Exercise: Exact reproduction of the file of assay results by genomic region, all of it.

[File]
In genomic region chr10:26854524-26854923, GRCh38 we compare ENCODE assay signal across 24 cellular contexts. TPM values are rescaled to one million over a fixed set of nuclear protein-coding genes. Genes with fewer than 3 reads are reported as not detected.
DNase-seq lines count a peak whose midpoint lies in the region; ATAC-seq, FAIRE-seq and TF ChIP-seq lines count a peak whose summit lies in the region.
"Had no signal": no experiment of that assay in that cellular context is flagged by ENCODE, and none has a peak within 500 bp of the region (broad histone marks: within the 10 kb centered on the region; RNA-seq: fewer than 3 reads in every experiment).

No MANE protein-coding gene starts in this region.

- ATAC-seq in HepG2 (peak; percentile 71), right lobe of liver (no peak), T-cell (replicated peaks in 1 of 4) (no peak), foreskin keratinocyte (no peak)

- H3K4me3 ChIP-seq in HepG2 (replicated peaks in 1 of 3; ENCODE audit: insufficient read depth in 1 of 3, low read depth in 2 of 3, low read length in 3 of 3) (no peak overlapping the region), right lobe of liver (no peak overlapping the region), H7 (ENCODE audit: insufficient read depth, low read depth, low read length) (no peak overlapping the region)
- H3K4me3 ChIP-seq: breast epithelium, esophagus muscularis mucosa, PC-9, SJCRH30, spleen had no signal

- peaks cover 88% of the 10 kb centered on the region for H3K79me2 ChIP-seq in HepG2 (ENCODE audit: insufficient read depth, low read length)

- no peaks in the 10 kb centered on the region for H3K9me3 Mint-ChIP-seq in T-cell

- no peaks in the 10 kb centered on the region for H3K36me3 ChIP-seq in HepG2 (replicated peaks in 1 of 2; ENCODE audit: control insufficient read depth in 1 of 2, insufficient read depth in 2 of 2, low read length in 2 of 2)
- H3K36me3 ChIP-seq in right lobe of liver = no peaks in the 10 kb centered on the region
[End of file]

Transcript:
In genomic region chr10:26854524-26854923, GRCh38 we compare ENCODE assay signal across 24 cellular contexts. TPM values are rescaled to one million over a fixed set of nuclear protein-coding genes. Genes with fewer than 3 reads are reported as not detected.
DNase-seq lines count a peak whose midpoint lies in the region; ATAC-seq, FAIRE-seq and TF ChIP-seq lines count a peak whose summit lies in the region.
"Had no signal": no experiment of that assay in that cellular context is flagged by ENCODE, and none has a peak within 500 bp of the region (broad histone marks: within the 10 kb centered on the region; RNA-seq: fewer than 3 reads in every experiment).

No MANE protein-coding gene starts in this region.

- ATAC-seq in HepG2 (peak; percentile 71), right lobe of liver (no peak), T-cell (replicated peaks in 1 of 4) (no peak), foreskin keratinocyte (no peak)

- H3K4me3 ChIP-seq in HepG2 (replicated peaks in 1 of 3; ENCODE audit: insufficient read depth in 1 of 3, low read depth in 2 of 3, low read length in 3 of 3) (no peak overlapping the region), right lobe of liver (no peak overlapping the region), H7 (ENCODE audit: insufficient read depth, low read depth, low read length) (no peak overlapping the region)
- H3K4me3 ChIP-seq: breast epithelium, esophagus muscularis mucosa, PC-9, SJCRH30, spleen had no signal

- peaks cover 88% of the 10 kb centered on the region for H3K79me2 ChIP-seq in HepG2 (ENCODE audit: insufficient read depth, low read length)

- no peaks in the 10 kb centered on the region for H3K9me3 Mint-ChIP-seq in T-cell

- no peaks in the 10 kb centered on the region for H3K36me3 ChIP-seq in HepG2 (replicated peaks in 1 of 2; ENCODE audit: control insufficient read depth in 1 of 2, insufficient read depth in 2 of 2, low read length in 2 of 2)
- H3K36me3 ChIP-seq in right lobe of liver = no peaks in the 10 kb centered on the region